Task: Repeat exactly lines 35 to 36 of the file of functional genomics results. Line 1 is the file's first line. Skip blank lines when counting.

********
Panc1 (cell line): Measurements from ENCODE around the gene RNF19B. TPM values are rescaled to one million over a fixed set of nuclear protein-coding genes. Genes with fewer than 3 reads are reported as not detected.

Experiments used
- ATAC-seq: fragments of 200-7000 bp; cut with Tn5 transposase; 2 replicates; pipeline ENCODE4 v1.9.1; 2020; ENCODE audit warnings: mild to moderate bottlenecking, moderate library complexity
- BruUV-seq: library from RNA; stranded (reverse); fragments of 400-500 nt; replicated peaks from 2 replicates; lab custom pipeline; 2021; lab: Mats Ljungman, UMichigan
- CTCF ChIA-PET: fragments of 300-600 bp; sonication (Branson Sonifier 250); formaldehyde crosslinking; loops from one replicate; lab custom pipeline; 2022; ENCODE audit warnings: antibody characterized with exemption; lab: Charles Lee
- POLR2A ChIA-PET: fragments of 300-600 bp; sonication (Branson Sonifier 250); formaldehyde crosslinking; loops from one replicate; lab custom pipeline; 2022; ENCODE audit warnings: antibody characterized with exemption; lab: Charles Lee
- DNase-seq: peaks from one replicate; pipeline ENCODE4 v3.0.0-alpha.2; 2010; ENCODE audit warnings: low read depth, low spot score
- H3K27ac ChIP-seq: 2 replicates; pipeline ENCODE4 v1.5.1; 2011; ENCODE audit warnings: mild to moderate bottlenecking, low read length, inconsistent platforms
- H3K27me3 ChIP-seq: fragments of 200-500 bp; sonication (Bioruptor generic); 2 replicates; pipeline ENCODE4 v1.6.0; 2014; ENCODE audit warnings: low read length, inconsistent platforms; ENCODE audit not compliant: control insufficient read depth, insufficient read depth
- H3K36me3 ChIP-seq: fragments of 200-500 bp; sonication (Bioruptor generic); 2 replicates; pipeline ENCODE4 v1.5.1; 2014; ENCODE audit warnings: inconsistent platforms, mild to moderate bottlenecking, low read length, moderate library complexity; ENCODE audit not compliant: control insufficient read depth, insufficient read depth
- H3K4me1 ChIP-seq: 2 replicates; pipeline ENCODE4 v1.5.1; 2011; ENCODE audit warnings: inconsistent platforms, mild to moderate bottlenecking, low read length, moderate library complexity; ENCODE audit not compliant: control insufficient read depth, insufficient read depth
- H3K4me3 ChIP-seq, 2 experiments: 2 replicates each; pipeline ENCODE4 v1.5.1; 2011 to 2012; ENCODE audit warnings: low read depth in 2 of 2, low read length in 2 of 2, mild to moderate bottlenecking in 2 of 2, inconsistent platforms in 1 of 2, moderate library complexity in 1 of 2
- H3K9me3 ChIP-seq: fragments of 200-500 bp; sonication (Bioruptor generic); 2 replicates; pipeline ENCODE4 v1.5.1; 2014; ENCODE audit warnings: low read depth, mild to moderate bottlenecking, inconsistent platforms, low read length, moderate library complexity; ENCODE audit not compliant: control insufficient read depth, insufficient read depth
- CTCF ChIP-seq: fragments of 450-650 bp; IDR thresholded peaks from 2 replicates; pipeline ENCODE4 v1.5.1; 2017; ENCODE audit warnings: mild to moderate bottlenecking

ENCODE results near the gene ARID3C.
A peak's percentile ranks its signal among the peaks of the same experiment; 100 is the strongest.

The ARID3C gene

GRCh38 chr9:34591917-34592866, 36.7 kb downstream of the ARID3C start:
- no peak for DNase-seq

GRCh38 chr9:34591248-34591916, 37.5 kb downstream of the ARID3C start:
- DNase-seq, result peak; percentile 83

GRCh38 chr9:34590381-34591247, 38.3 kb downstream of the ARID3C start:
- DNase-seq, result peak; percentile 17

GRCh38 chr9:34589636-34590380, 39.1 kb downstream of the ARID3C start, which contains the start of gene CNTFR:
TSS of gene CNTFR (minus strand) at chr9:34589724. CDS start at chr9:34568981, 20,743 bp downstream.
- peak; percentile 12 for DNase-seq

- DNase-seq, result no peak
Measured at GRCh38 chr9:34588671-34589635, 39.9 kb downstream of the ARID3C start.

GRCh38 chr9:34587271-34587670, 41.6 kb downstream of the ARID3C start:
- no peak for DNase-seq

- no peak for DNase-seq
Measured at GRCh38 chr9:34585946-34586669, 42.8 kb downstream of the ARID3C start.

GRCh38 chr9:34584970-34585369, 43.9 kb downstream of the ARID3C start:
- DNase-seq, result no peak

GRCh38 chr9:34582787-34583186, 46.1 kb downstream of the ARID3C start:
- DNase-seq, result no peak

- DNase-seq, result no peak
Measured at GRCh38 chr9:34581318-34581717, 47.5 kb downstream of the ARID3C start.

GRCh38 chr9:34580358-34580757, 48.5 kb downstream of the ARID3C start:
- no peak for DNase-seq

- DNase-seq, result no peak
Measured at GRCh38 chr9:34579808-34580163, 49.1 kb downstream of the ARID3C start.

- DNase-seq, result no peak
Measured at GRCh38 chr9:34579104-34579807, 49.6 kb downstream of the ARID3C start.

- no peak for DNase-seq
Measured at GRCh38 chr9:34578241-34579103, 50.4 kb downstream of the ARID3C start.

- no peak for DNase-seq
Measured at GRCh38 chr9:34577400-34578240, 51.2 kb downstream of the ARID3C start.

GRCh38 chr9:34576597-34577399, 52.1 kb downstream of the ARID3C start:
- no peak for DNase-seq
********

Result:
GRCh38 chr9:34582787-34583186, 46.1 kb downstream of the ARID3C start:
- DNase-seq, result no peak